memorize and master facts so that they can successfully recall information. These prac-
tices are indicators of developmentally inappropriate practices that are responsive to
614 C. Aydoğan et al.

values of low-income and minority families (see Stipek and Ryan 1997). Proponents of
highly structured teacher-directed instruction report benefits of such instruction for
children from disadvantaged backgrounds (Gersten, Darch, and Gleason 1988; Stal-
lings 1974). This type of instruction may be successful in closing the achievement
gap between children from disadvantaged backgrounds and their peers from more
advantaged backgrounds in the short-term. However, the curriculum in upper grades
asks students to synthesize, analyse, and criticize the information. Thus, in order to
close the achievement gap, teachers may feel pressure in the early grades to use explicit
teaching of basic skills; however, a merely basic-skills oriented instruction in early edu-
cation is unlikely to promote children’s success later in school.
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Emotional environment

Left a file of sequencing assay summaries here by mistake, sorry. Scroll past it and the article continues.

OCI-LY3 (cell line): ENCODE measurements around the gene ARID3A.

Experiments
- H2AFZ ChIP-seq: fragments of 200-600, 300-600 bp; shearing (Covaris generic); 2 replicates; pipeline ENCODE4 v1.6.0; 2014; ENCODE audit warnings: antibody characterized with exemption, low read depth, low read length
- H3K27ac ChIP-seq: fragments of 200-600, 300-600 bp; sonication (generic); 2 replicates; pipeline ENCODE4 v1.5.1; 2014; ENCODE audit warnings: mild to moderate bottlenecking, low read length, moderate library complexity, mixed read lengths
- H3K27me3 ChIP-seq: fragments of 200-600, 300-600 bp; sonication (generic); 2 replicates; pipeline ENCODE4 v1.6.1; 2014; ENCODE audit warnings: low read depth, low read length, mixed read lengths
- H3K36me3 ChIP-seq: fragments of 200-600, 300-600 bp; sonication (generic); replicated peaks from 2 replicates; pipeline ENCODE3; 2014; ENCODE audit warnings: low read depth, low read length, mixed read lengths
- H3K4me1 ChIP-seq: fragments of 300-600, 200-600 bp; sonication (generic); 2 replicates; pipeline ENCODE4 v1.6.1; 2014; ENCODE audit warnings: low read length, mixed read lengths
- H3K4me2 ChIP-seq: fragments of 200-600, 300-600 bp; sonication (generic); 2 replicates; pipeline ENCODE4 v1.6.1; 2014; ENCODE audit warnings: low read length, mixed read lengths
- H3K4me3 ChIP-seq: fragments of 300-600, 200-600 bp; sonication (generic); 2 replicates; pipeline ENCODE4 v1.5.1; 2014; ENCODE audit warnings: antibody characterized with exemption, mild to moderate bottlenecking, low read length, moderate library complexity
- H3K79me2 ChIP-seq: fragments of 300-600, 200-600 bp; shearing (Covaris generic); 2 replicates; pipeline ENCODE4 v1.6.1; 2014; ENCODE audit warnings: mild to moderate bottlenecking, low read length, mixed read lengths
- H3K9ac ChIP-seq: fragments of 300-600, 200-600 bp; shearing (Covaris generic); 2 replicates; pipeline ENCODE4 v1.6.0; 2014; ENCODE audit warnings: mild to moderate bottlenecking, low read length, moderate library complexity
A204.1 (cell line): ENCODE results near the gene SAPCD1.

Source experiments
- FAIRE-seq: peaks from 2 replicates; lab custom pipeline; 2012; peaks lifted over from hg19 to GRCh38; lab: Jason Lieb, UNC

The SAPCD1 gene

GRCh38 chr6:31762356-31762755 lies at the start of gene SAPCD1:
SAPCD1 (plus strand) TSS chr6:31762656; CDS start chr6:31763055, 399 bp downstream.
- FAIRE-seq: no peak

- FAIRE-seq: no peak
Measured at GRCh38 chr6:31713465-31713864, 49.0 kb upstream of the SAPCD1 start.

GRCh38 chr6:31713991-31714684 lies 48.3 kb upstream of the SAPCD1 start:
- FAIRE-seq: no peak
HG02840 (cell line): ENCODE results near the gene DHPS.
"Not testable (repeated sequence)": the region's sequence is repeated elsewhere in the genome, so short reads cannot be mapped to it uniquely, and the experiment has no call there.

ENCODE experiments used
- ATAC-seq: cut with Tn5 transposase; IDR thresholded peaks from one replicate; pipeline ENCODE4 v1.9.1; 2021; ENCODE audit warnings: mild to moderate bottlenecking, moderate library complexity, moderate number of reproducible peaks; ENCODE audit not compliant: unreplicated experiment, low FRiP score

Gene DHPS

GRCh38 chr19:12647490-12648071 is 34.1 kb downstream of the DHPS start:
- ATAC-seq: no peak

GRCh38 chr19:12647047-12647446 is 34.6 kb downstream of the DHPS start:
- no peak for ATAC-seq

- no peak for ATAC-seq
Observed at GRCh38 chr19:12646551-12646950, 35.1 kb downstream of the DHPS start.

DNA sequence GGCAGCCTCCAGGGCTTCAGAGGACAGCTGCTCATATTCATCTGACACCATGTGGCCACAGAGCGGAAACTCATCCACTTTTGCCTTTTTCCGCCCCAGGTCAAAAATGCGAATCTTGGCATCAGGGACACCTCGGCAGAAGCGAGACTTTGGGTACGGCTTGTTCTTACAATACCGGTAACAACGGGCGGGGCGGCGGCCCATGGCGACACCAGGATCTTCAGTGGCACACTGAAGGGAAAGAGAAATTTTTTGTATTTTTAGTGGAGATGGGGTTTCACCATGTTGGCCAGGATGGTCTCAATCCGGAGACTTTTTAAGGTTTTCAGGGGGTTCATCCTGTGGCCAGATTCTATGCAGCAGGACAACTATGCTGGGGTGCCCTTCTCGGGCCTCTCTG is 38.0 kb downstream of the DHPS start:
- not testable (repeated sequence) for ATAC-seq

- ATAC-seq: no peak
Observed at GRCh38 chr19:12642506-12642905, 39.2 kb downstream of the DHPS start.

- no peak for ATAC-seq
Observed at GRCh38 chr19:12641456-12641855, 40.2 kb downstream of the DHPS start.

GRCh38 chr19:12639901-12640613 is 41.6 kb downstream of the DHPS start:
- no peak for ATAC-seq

In this study, the measure of emotional tone was used as the indicator of emotional
environment in the classroom. Although kindergarten teachers showed, on average, a
neutral affect, there was no typical teacher. The level of emotional support children
experienced varied widely as a function of the classroom they attended. In highly sup-
portive classrooms, the teachers had positive interaction with children. They showed
genuine interest and attention to children. The teachers nonverbally communicated a
positive acknowledgement or appreciation of children’s effort (e.g. looking directly
to the child, eyebrows up, nodding etc.). In classrooms where children experienced
negative tone, the teachers looked displeased and exhibited annoyance or disappoint-
ment (frowning, headshaking, negative gestures, eye rolling, sighing, etc.). They
used mild threats to establish control (e.g. ‘Be quiet or you will lose outside play’).
Emotional teacher support is presumed to influence children’s persistence and inter-
est in novel academic and social demands of school through fostering a sense of secur-
ity and confidence in children (Hamre and Pianta 2007). In the present study, some
teachers seemed to provide such support, while others did not adequately support chil-
dren’s learning.

The contribution of classroom environment to learning engagement


Classrooms with a stronger focus on instruction in conjunction with more positive affect